Last month I was a bit absent. Perhaps it had something to do with the fact that I was traveling through China for a couple weeks (check my Instagram for the photos). But now I’m back and ready to continue where we left off. So Ukraine. In my last post I told you about Lviv, one of the most beautiful cities in Ukraine. But I also managed to visit some other Ukrainian cities. One I could not miss is Kiev, the Ukrainian capital. A city I had heard a lot about during my studies. From a Russian point of view Kiev is the cultural birthplace of the Russian nation. In the ninth century this city was the capital of the Kiev empire, the predecessor of current Russia. On top of that Kiev is the place where you can find the roots of the Russian orthodox church. Because of this history the Russians have always felt a deep sense of a Russian-Ukrainian friendship. A term the Ukrainians interpret slightly different these days. Like one of my fellow Ukrainian volunteers said it: “It’s a friendship with a whip.”
On my first day in Kiev I immediately noticed that this city was different than Lviv. It’s bigger, higher and it definitely has more hills. And maybe it’s skyscrapers, but this city really looks like a capital. I only spent two days in Kiev. Just enough to get a good feel of the city. And just enough to see some great places this city has to offer. In this article I will tell you about my top 5 favorite places in Kiev.
1. Wandering around Podil
The area of Podil is one of the oldest neighborhoods of Kiev. This part almost feels more like a village than as a part of a big city. The houses are painted in cute pastel colors and the streets are full with fun souvenir and vintage markets. The appearance is almost the same as I’ve seen in Lviv, only Podil has more hills and descents. The most well-known descent is the Andreas Descent that crawls its way to Kontraktova square in the heart of Podil. The biggest attraction of the Podil area is the Zamkova Hora hill where you can find the Saint Andrew’s church. A building that is wrapped up like a fancy Christmas present. It’s also a building with a story. According to legend the bells are missing in this church because people believed that the sound of the bells would wake up the river Dnieper and would flood Kiev.
2. Humor in Landscape Alley
One of the most fun things to do in Kiev is visiting Landscape Alley. This a city park full with crazy gigantic animals made out of mosaic. For instance, take a seat on the bunny bench, walk along the 3D cat wall and spot the many zebra heads all around you. Obviously this park is designed for children, but in reality I saw more grown-ups than children playing here. It’s definitely something you wouldn’t expect when visiting Kiev. Pretty cool, right?
3. Impressive Maidan Nezaleznosti
Maidan Nezalezhnosti (translation: Independence square, ofter referred to as Maidan) is the centre of Kiev and with the recent history in mind this is one of the most interesting places in Kiev, and therefore earns a place on this list. Most people remember Maidan from the Euromaidan protests in 2013 and 2014. These were pro-European protests that ended tragically with the deaths of more than 100 people. One of the most tragic places is ‘Sniper Hill’ on the left side of Maidan. Here you can still see the bullet holes of the snipers who had the orders to shoot on the protesters from the roofs. People never saw the bullets coming.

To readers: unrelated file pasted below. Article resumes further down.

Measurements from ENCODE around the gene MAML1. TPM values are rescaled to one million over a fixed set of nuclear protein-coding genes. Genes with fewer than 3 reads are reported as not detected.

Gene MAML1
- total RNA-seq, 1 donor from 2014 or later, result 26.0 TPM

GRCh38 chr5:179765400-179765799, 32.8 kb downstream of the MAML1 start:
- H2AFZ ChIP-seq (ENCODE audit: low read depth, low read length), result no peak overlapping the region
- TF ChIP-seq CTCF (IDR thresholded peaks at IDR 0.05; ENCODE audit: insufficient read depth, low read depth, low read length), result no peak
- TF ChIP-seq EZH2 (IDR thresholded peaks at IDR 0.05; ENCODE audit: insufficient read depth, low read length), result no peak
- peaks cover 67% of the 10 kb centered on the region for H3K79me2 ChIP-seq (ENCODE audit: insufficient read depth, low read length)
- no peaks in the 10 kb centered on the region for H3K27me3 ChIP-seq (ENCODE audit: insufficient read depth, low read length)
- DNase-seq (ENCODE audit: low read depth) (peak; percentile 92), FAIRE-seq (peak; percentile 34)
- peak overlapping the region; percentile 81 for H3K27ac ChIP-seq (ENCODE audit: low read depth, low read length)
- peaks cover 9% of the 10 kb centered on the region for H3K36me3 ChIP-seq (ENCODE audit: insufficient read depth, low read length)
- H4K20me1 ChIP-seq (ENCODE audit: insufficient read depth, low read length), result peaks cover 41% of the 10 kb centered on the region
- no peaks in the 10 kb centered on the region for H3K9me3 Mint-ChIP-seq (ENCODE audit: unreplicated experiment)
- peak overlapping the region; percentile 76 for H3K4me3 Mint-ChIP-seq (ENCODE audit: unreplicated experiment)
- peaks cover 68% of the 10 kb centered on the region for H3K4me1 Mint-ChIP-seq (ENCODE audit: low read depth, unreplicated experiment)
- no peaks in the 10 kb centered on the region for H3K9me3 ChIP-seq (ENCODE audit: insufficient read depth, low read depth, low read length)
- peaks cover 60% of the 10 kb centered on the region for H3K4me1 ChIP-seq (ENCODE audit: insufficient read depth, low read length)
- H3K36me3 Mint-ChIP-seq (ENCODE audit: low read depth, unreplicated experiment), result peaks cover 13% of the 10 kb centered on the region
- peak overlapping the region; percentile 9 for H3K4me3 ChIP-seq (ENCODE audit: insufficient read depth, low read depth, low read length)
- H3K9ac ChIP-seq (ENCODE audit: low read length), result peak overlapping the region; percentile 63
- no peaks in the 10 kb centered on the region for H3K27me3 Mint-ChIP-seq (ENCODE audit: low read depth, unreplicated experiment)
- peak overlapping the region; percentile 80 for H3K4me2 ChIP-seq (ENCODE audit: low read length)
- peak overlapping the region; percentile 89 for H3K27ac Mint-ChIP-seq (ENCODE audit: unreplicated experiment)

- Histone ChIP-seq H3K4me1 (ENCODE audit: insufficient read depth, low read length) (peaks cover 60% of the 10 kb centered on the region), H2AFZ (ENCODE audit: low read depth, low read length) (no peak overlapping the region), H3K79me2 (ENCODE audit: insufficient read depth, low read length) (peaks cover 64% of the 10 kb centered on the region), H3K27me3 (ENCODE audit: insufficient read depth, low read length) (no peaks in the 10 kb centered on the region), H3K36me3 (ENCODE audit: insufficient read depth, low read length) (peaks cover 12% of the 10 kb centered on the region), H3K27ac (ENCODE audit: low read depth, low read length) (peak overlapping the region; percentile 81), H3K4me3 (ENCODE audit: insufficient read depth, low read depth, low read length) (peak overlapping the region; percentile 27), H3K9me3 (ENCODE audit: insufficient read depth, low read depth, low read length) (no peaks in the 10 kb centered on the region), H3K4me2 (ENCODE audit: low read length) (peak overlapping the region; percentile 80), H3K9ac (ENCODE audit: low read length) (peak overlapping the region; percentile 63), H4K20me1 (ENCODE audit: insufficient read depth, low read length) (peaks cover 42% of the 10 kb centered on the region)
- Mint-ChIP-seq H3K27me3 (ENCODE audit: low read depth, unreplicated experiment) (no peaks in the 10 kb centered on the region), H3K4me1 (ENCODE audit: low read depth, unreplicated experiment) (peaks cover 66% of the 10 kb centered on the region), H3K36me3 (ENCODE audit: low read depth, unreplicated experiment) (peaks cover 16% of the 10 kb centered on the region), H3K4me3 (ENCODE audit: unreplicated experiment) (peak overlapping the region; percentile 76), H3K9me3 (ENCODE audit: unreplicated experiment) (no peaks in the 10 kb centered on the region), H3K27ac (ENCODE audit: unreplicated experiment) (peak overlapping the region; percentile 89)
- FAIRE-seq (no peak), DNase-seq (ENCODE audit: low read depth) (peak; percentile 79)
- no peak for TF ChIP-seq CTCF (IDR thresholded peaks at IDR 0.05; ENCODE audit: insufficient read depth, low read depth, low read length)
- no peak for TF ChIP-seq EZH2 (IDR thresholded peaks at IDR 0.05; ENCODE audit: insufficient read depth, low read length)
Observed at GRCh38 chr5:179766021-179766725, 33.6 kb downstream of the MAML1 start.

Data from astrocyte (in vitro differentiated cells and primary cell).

4. Silence in the Pechersk Lavra
A citytrip Kiev is not complete without a visit to the Pechersk Lavra monastery. It’s a bit located outside the city centre, but you can easily go there by metro. The Pechersk Lavra is the centre of the Russian Orthodox church in Ukraine and is therefore one of the most holiest places for many believers. When visiting the Pechersk Lavra you can really feel this deep respect. People are shuffling around with their heads down, whispering prayers and kissing the hands of the priests. It’s impressive to see this kind of religious rituals from up close. I was especially impressed when I made my way through the 30-kilometer long underground prayer halls where believers come to honor the many monks who have died in the past. A truly special experience.
5. Counting golden domes in ancient Kiev
Churches can be found all over Kiev. Some are small, others are enormous. One of the biggest (and oldest) is the Saint Sophia cathedral, built in the eleventh century with the intention to compete with the Saint Sophia cathedral in Constantinople (current Istanbul). The Saint Sophia in Kiev was more than a church alone. It also had a library and was the place for the court to meet their international guests. Visiting this cathedral is surprisingly cheap, it will cost you 50 UAH which is a little over 2 US dollars. Right across the Saint Sophia cathedral there is a second cathedral: the Saint Michael monastery. This church is fairly new (it’s only 16 years old), because the original eighteenth-century church had been demolished by the Soviets. I’m a real fan of the Saint Michael monastery. The blue color was so gorgeous and the frescos at the entrance just pulls you in. On top of that, there’s no entrance fee, so no reason not to look inside. And you should, the interior is filled with gold leaves and beautiful icons and frescos.
Tip: if you want to visit these five places in Kiev, then you might want to consider taking a Free Walking Tour. It’s free, they speak good English and it covers four of the places mentioned in this article (with the exception of the Pechersk Lavra). The tours run every day at 12.00 (noon) and 16.00. If these tours don’t fit your schedule, then you can always take the metro. It’s super cheap (4 UAH = 0,18 US dollar) and most signs are in English. And some stations are even beautifully decorated.
Have you been to Kiev? What are your favorite places?